Trade Policy at Work

South and Southeast Asia Forum: Plastics Management

The first informal South and South-East Asia Forum meeting of the project ‘Business & Trade Connection’ took place virtually on a Zoom platform (due to related-COVID19 restrictions) on Wednesday 29th April 2021. Delegates of five out of seven beneficiary countries participated: the other two could not due to other engagements but indicated continued strong interest in the Forum and looked forward to attending the future meetings.

The meeting started with some introductory remarks by Rashid S. Kaukab, CUTS International Geneva, Executive Director. He thanked the participants for taking the time to join the meeting, amidst their full agenda, and briefed them about the objectives and settings of this new project phase.

Cyann Staub, Intern, CUTS International Geneva, gave a brief summary of the note’s main finding on the “Overview of Plastics’ Management in South & Southeast Asia”. South and Southeast Asian countries face multiple challenges in their efforts towards better management of plastic waste and a more circular economy. Indeed, Cyann pointed out that regulations on waste management are in place in every South and Southeast Asian countries but the enforcement of those policies is weak, mainly due to resource constraints. The note demonstrated that plastics are mainly treated like the rest of the waste in those countries. Without any segregation, it is therefore hard to recycle them. Moreover, she underlined the lack of resources (human and technical), technology and equipment that hinders the development of a recycling process, mainly due to limited governments’ budgets. Furthermore, the note showed that workers in the waste sector are vulnerable. Their health and life are at risk because of bursts of mountain garbage or surge of diseases through the accumulation of mosquitos. Finally, Cyann highlighted how South and Southeast Asian countries struggle with illegal trade. Developed countries produce a significant quantity of plastics waste and often end up sending their waste to developing countries. Even though the import of waste is prohibited in most South and Southeast Asia countries, mislabelling permits plastics to enter the territory. Altogether, she stressed the importance of plastics waste management for the environment and citizens’ health, especially in developing countries, where most of the waste ends up.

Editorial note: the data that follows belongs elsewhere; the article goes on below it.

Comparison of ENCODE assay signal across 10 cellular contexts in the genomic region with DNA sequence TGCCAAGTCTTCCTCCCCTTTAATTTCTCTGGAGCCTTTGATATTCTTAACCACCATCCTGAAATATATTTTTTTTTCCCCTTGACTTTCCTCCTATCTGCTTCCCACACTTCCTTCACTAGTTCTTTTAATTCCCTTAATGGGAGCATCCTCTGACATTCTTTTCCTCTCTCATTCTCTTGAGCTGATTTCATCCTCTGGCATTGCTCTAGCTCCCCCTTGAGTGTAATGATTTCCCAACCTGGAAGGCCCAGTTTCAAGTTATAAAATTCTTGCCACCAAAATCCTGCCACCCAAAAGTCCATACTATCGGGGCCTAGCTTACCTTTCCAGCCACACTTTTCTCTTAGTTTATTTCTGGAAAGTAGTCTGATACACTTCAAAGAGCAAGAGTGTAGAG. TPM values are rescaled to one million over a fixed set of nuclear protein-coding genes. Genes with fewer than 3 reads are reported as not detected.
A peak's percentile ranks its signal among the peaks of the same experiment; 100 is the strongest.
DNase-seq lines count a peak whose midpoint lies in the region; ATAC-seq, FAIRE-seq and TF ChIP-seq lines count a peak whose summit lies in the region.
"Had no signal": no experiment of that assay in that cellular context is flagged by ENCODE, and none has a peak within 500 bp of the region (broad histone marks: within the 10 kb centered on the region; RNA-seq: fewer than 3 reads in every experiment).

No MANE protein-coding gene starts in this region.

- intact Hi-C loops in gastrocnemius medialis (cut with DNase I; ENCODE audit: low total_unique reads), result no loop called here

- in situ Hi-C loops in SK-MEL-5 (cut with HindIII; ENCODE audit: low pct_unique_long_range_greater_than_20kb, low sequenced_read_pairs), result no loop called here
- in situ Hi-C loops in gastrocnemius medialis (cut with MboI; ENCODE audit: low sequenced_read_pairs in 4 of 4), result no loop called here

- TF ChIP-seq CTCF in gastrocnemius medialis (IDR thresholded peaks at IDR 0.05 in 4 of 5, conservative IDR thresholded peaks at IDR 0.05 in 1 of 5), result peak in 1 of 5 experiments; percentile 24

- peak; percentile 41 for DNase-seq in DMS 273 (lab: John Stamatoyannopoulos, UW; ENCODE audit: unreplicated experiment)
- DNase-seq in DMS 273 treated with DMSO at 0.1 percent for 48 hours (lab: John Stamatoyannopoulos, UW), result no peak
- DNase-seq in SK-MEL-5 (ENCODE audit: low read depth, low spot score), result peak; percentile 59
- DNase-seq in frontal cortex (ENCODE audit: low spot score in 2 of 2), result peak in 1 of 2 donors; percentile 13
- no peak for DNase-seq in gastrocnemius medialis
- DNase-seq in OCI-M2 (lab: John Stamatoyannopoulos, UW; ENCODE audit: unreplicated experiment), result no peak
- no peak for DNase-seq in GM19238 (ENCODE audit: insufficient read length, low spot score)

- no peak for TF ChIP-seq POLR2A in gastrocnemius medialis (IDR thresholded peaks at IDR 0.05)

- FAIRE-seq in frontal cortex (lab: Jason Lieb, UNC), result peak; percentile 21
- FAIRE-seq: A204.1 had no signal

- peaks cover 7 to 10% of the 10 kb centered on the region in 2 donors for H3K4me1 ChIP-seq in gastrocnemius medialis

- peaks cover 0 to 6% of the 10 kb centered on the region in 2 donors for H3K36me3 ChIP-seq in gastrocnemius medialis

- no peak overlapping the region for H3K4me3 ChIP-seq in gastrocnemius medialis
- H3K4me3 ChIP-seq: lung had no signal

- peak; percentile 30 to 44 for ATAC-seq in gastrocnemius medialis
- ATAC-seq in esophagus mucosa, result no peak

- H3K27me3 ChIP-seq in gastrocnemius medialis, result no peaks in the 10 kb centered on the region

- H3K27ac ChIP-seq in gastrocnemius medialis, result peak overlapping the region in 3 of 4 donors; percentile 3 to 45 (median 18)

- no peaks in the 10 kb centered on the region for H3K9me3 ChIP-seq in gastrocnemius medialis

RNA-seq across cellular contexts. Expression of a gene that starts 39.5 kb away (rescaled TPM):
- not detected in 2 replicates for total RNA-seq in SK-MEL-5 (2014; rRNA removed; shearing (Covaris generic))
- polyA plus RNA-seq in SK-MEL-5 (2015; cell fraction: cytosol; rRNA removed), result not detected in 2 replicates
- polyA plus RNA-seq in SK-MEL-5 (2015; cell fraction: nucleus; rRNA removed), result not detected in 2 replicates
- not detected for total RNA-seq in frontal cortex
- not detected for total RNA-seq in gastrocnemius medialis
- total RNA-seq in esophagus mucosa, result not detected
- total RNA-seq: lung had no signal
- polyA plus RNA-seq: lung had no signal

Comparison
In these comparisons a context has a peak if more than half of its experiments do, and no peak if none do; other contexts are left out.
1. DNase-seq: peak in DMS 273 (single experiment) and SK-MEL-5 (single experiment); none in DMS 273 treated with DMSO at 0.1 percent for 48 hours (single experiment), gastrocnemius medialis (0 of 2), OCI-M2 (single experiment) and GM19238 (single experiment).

The floor was then opened to the participating delegates to get their views on the points presented earlier. All participants pointed out that their governments were making commitments to improve the environmental aspect of plastics usage. Some participants expressed the need to better link the plastics issue with other development challenges, like health, education, access to water and sanitation, etc. They stated that many constraints (human, technical, technological …) were hindering the opportunity to enhance waste management practices. Several participants emphasized the necessity to acquire new technologies to enable plastic recycling. The multilateral discussions were described as useful to find sustainable solutions and the need for international support was emphasised.

In the second part of the meeting, Leslie Sajous, Programme Officer, CUTS International Geneva, asked participants to share their priority issues of interest. While some had already sent their priority topics by email, other delegates’ points were taken into account and added to the summary list, which was showcased on the screen. The list of collected priority topics will be shared with beneficiary delegates for their amendments.

To conclude the meeting, Rashid S. Kaukab thanked the participants for their precious inputs. The note on “Overview of Plastics’ Management in South & Southeast Asia” as well as a list of collected priority issues of interest will be shared with them in due time. The next meeting will be scheduled for June 2021 with a focus on the preparation for the twelfth WTO Ministerial Conference. Meanwhile, CUTS will remain in touch with all participants and looks forward to continuing to work in a collaborative manner. Delegates are also welcome to approach CUTS staff as needed.